University of Illinois Extension

Growing Gloxinia

If your home needs some exciting color and texture among the dark, cold days of winter, there is a plant that can help, said Matt Kostelnick, U of I Extension horticulture educator.

“Gloxinia definitely deserves a chance in your home this winter,” said Kostelnick, who discovered the plant while an undergraduate studying horticulture. “It is a flowering houseplant with one of the most beautiful and unique flowers I’ve ever seen.”
When blooming, the Gloxinia displays beautiful, rich-colored, bell-shaped, velvet-like flowers of various vibrant colors that he terms “unbeatable.”

Gloxina“Hybridization has brought a wealth of colors, patterns, and double blooms,” he said. “The foliage of the Gloxinia plant is also unique, possessing large, fuzzy leaves.”

Gloxinias (Sinningia speciosa) are a close relative of African violets, both of which belong to the Gesneriaceae family, also known as Gesneriads.

“The leaves of Gloxinia easily give this away because like African violet leaves, they are pubescent--hairy--and feel very similar to the touch,” he said. “Many of the cultural requirements of Gloxinia are similar to African violets. And like African violet leaves, they are very sensitive to cold water and need to be watered properly to avoid leaf distortions.”

Gloxinias are often purchased in full-bloom from retail floral shops or can be purchased as tubers through mail order. Home gardeners can grow Gloxinias from the tubers in a four to six inch pot in a well-drained, artificial soil mix. Gloxinias can also be propagated by taking leaf cuttings, which is also how many African violets are propagated.

“Gloxinias need plenty of bright, indirect light, but respond negatively if they receive too much direct sunlight,” Kostelnick said. “Leaves stretch if light levels are too low. If necessary, use supplemental lighting.”

The plants are also sensitive when it comes to watering.
“They will definitely respond negatively if watered improperly,” he cautioned. “It is important not to over-water Gloxinias. Water them when the soil feels dry to the touch. You can also water the plant from below--sub-irrigation--by placing the pot in a saucer of water and removing it after about an hour.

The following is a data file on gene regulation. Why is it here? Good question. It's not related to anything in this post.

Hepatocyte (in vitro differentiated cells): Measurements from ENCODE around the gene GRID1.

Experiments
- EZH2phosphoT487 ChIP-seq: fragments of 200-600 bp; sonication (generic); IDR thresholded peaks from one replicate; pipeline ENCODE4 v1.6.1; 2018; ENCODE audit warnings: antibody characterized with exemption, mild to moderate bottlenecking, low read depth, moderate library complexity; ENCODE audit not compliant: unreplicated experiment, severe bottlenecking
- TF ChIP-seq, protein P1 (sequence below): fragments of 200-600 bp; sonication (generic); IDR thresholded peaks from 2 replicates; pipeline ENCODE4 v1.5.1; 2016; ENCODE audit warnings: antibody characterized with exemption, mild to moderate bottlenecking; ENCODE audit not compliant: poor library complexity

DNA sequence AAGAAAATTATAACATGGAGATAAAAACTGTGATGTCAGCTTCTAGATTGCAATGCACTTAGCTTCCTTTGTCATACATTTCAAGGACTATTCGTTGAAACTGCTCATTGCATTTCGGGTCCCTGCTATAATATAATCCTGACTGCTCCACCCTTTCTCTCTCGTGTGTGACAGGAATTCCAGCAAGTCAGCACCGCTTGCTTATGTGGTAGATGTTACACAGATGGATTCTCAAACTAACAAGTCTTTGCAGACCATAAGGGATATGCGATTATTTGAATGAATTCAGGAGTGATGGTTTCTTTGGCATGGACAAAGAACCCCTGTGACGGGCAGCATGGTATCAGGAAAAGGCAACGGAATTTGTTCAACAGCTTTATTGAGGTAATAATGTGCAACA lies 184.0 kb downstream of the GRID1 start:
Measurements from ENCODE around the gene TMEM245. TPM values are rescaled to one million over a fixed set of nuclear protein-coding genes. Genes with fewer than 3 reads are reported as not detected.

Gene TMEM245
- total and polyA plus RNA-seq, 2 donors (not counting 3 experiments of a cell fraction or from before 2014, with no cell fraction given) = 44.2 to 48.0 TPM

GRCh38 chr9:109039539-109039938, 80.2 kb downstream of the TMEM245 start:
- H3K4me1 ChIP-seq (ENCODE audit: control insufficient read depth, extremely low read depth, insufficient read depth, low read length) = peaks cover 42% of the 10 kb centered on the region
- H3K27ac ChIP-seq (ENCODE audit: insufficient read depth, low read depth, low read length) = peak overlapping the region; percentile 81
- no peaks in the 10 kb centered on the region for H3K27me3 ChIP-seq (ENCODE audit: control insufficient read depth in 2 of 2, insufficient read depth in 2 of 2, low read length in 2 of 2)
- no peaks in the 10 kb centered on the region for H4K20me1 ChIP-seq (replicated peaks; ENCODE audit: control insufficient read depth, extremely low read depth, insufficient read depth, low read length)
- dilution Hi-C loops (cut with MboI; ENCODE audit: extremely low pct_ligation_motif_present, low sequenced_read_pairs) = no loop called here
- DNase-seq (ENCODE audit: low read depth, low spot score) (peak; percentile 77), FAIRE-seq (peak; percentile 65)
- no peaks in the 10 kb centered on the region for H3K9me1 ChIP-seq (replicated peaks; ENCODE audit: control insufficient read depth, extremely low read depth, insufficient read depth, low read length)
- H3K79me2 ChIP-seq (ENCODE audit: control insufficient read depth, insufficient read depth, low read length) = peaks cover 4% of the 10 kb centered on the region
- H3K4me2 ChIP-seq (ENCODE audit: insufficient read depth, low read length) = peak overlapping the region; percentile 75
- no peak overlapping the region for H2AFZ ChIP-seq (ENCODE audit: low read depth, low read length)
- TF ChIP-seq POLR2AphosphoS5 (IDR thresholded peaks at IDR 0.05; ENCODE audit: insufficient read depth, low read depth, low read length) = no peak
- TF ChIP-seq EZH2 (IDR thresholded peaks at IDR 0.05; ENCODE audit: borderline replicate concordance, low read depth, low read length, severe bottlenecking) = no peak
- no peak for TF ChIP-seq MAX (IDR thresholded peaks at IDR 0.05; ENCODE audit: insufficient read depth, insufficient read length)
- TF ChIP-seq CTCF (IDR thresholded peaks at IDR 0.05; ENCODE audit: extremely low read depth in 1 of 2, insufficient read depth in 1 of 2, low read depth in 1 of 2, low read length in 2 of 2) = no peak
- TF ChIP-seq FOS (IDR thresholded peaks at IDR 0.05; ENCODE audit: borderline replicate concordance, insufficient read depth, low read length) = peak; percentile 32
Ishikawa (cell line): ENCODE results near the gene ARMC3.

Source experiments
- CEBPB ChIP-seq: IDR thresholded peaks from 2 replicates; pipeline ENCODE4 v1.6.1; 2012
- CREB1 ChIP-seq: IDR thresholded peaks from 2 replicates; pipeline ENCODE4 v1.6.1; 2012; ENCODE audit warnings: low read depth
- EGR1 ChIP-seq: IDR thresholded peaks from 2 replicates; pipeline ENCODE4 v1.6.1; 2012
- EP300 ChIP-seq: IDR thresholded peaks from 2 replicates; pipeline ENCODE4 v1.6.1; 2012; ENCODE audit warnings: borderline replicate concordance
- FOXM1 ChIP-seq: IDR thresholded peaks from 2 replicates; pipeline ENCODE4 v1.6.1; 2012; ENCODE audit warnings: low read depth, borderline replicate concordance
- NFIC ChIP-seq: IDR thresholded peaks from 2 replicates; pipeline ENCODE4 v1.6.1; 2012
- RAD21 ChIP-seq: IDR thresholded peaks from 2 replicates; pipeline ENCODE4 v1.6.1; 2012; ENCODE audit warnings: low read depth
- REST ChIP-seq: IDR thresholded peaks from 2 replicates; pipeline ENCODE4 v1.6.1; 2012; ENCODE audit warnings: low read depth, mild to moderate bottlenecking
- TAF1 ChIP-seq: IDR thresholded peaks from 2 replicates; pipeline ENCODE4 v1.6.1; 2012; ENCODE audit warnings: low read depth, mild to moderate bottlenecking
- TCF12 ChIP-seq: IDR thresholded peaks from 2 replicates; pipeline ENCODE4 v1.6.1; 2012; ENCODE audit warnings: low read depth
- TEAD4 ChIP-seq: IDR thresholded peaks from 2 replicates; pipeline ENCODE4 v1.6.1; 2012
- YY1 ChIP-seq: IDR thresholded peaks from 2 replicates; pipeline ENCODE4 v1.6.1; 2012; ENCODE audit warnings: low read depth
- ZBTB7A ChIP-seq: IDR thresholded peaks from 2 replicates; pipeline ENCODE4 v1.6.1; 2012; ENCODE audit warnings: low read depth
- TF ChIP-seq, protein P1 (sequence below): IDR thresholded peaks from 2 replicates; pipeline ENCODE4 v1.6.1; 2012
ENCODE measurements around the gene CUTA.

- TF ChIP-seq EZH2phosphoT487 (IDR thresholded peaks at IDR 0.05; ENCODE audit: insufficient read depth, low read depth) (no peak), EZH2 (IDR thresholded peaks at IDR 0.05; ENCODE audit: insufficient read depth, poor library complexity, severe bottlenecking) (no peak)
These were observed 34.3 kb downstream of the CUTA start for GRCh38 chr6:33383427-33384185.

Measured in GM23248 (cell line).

“Sub-irrigating Gloxinias is a good idea because the crown of the plant is very sensitive to excessive moisture and is prone to rotting. Do not use cold water when irrigating. Be sure to use lukewarm water as Gloxinias are sensitive to cold water. Finally, keep water off of the leaves when watering.”

Moderate fertilizing with a general, well-balanced houseplant fertilizer also benefits Gloxinias. Fertilizer needs are highest when the plant is actively growing and when blooming heavily.

“When actively growing, Gloxinias do best in temperatures of about 70 degrees F and when in bloom prefer temperatures in the mid-60s. This is ideal for a home in the winter and spring months. Relatively high humidity also helps,” he said.

Amazing blooms are the hallmark of the Gloxinia plant. The plant blooms for about two months.

“Blooms are stunning and can reach up to five inches in diameter,” he noted. “After blooming, the Gloxinia plant and tuber enter a dormant stage. This happens when the plant stops sending out new blooms and leaves begin to die back.”

Kostelnick said the dormant stage is required for the plant and last about six to nine weeks.
“During this time, watering should be kept to a minimum and fertilizing should be stopped,” he said. “Think cool and dry conditions, similar to what most bulbs and tubers need during their resting period.

“After this dormant period, the tuber can be grown again to produce a new plant.”